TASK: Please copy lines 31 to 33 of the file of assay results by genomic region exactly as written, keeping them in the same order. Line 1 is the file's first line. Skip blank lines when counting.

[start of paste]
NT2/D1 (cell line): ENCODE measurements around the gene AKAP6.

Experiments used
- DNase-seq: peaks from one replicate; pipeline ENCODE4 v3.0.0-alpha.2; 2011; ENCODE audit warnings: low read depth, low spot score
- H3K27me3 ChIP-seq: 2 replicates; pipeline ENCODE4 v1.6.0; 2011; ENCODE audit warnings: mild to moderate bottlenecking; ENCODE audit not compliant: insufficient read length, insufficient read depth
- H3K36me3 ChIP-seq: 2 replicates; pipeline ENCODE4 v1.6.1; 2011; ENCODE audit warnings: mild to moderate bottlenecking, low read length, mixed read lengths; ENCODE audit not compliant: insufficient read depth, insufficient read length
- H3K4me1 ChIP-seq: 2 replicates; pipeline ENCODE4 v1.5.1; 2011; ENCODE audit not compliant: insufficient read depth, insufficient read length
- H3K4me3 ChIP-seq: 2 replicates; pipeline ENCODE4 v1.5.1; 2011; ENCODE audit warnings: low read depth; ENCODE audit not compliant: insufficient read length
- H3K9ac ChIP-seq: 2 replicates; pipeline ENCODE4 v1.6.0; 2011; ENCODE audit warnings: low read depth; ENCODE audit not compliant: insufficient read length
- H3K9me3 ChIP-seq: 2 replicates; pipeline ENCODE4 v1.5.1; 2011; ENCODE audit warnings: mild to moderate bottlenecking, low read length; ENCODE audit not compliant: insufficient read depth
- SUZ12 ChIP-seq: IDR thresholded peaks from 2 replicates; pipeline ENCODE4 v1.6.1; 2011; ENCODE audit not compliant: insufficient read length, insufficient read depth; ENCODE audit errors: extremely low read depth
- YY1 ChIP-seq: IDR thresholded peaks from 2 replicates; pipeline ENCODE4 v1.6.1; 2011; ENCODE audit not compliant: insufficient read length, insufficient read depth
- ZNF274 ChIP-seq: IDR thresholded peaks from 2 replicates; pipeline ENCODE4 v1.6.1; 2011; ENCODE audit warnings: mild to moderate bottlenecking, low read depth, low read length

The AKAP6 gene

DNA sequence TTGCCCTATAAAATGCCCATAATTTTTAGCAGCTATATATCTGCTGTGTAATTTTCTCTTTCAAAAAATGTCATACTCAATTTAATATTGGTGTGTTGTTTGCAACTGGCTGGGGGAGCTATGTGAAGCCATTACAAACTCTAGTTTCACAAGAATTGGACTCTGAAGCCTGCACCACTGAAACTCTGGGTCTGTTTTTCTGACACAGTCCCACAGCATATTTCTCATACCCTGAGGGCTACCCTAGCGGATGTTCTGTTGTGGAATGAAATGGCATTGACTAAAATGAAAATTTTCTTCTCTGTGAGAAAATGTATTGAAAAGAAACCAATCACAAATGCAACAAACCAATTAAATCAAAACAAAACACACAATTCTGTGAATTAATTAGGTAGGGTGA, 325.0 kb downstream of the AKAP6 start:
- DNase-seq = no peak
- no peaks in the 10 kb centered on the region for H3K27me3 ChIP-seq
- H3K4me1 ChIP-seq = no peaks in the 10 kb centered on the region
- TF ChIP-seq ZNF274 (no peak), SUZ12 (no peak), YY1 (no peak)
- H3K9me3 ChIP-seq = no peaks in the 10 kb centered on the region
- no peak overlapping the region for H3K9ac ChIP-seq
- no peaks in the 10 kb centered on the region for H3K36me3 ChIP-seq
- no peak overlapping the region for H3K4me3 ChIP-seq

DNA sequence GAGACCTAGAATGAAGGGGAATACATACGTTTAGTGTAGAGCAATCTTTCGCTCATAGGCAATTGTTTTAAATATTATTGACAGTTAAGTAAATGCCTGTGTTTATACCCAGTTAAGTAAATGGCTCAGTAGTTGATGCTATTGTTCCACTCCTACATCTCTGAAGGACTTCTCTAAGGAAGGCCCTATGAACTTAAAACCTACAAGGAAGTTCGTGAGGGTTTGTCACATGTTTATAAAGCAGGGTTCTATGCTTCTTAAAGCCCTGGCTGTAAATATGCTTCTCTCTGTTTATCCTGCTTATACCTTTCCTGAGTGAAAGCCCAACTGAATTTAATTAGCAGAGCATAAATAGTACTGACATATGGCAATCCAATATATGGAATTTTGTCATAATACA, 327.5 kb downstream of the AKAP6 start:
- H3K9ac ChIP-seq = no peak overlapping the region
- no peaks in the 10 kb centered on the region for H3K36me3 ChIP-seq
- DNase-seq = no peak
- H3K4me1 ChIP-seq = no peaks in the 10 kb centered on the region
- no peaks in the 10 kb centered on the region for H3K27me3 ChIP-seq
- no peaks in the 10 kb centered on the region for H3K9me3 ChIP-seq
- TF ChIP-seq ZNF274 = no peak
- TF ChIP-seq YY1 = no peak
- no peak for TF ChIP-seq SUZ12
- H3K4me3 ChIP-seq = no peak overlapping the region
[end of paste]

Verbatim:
- TF ChIP-seq YY1 = no peak
- no peak for TF ChIP-seq SUZ12
- H3K4me3 ChIP-seq = no peak overlapping the region